The developer behind the proposed revamp of the former Jail II and Arrestee Processing Center facilities on the eastern edge of downtown Indianapolis said he expects city incentives for the project to be secured by the end of this year.
Jeremy Stephenson, founder and managing partner of 1820 Ventures, said his firm’s $120 million plans for the properties at Market and Davidson streets are expected to receive proceeds from tax-increment financing bonds from the city’s Department of Metropolitan Development, although the amount has not yet been finalized.
The amount the project receives from the city will largely be determined by the amount the project is expected to generate in real estate taxes, because that’s where funding for tax-increment financing districts originates.
Additionally, he said the project—consisting of apartments, educational components, an event center, retail space and a co-working office area—could get state or federal tax credits because it involves the redevelopment of a historic property, the former Cole Motor Company campus. In fact, 1820’s project is known as the Cole Motor Redevelopment in an homage to longtime tenant.
“We are looking at other type of opportunities with historic tax credits,” Stephenson said Friday following IBJ’s Commercial Real Estate and Construction Power Breakfast panel discussion, in which he was a participant.
“The city has a lot of projects they are looking to take [through an incentive approval process] through the end of this year—and a lot of downtown development that is happening. We expect by the end of the year, we should be approved or through the process … of structuring bonds and the overall deal.”
Stephenson said that construction on the project could be begin next year, particularly since there are already some partners who have joined the project to help support it financially.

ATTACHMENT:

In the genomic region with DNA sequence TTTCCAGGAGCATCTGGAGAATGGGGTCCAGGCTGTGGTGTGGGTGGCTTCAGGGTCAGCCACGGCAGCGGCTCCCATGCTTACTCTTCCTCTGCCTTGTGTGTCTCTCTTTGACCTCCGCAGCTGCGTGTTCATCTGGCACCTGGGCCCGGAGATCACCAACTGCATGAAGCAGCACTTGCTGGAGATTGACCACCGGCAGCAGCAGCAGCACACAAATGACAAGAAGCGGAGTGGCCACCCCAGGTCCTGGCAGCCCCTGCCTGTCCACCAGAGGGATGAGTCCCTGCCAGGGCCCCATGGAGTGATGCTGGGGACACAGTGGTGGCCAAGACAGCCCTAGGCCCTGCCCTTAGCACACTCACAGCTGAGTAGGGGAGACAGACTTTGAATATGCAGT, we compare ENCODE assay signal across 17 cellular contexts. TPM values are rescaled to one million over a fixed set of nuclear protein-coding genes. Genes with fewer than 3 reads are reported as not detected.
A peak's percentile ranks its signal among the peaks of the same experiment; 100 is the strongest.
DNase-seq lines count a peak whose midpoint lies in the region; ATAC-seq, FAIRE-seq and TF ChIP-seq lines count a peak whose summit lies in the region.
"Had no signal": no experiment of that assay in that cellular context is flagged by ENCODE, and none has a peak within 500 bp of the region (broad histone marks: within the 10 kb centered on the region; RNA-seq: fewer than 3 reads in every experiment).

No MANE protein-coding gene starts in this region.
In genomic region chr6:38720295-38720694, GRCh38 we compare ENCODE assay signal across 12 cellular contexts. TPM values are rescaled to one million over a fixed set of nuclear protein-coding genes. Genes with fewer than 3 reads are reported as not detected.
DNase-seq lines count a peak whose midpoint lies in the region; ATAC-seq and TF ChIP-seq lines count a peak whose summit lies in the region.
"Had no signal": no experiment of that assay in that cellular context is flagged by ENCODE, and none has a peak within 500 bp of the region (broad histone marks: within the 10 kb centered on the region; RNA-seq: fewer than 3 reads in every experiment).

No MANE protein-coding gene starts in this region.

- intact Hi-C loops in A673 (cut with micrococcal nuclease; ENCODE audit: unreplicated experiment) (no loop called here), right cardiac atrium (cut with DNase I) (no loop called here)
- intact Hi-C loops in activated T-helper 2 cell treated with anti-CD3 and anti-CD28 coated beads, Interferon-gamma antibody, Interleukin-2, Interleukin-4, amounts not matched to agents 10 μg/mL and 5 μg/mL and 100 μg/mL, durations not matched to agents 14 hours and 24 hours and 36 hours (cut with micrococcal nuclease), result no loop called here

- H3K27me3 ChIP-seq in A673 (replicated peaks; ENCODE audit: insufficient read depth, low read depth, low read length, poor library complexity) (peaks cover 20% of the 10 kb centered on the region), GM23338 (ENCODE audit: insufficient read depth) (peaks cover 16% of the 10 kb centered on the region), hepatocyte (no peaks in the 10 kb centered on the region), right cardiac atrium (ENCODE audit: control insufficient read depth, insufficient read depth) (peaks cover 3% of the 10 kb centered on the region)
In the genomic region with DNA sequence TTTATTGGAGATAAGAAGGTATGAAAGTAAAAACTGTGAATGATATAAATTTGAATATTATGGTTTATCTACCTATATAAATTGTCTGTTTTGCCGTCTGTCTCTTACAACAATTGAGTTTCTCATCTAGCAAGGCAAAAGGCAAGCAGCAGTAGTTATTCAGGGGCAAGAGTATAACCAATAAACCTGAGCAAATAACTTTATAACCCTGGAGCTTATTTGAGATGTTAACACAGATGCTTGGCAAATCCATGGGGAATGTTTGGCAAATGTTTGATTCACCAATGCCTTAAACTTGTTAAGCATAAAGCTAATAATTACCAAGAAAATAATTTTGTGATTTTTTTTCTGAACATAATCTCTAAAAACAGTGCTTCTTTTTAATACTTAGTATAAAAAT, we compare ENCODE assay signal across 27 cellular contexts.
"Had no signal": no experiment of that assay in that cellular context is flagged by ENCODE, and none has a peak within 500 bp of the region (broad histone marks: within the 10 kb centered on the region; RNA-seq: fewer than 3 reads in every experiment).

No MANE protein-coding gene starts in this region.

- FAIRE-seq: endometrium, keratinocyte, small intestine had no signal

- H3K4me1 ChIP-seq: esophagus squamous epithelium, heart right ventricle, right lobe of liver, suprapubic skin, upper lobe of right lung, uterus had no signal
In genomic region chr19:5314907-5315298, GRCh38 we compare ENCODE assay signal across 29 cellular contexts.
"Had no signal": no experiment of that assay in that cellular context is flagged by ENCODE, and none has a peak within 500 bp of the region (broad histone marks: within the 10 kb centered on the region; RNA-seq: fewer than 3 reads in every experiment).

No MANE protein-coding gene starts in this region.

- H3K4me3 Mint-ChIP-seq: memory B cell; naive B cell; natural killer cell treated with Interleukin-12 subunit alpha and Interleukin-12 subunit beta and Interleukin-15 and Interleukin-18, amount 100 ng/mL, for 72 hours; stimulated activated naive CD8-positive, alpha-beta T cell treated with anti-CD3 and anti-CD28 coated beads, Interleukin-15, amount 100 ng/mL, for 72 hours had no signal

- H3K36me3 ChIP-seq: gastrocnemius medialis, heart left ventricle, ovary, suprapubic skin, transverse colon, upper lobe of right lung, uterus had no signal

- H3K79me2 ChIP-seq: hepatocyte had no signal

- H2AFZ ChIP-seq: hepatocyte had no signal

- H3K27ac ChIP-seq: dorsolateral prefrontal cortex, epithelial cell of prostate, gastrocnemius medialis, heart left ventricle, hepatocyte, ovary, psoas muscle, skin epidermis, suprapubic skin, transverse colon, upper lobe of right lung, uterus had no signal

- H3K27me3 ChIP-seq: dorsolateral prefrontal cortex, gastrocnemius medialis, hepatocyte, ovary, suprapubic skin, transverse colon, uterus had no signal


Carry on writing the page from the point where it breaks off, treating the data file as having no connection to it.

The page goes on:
Scarlett Andrews, director of the city’s Department of Metropolitan Development, said the project is on a “parallel track” with the redevelopment of the downtown block that includes the Indianapolis City Market and Gold Building. Gershman Partners and Citimark Inc. were tabbed by the city earlier this year to redevelop the site.
Both projects are in the eastern portion of downtown and will likely secure TIF funds from the city.
“We think they’re on a pretty parallel track. We hope that we can bring a financial incentives package to the council and to the [Metropolitan Development Commission] later this year—that’s our goal,” she said.
Andrews said the Cole property will require a rezoning, while the City Market property requires a lease agreement. Gershman and Citimark are not buying the property on which they are building due to longstanding restrictions on site ownership.
She said in the case of the Cole Campus, it’s likely the site will act as a single-site TIF district, rather than be incorporated into the downtown TIF district as Elevator Hill has been—another project that involves Stephenson and 1820.
In 2021, Stephenson said he planned to spend hundreds of millions of dollars at Elevator Hill to improve the East Washington Street property and give it an overall master plan. The site was at one time home to the Angie’s List corporate campus.
While Stephenson declined to share an updated figure, he said his firm remains committed to the site. It is already building the first apartment project on the campus, known as Gather. Two other projects, another apartment structure and an office building, are in the early stages of development, he said.
“So, $250 million [in investment] is certainly achievable in terms of what the site is zoned for and what could get built there—but that was last year’s number,” Stephenson said. “We are going about it in a way, that we’re really thinking incrementally about what’s the next [step]. … We’re taking it at a speed that measures where the market’s at [as we try to] develop it.”
As for what comes next with city-owned real estate—city officials are trying to offload as much as 18 acres of land in the downtown core over the next few years—Andrews said sights are set on the Indianapolis Downtown Heliport, which is in the process of being decommissioned. There will also be opportunities with Jail I at Maryland and Delaware streets, the City-County Building and maybe even Old City Hall.
“We’re still eager to see the heliport be decommissioned as an FAA property and become available for redevelopment, so we’ve been working with the Indianapolis Airport Authority on next steps there,” Andrews said.
“The heliport is very much on our mind, as well as some other sites that had been offered through [request for information] processes in the past … that might have their moment in the next several months,” Andrews said.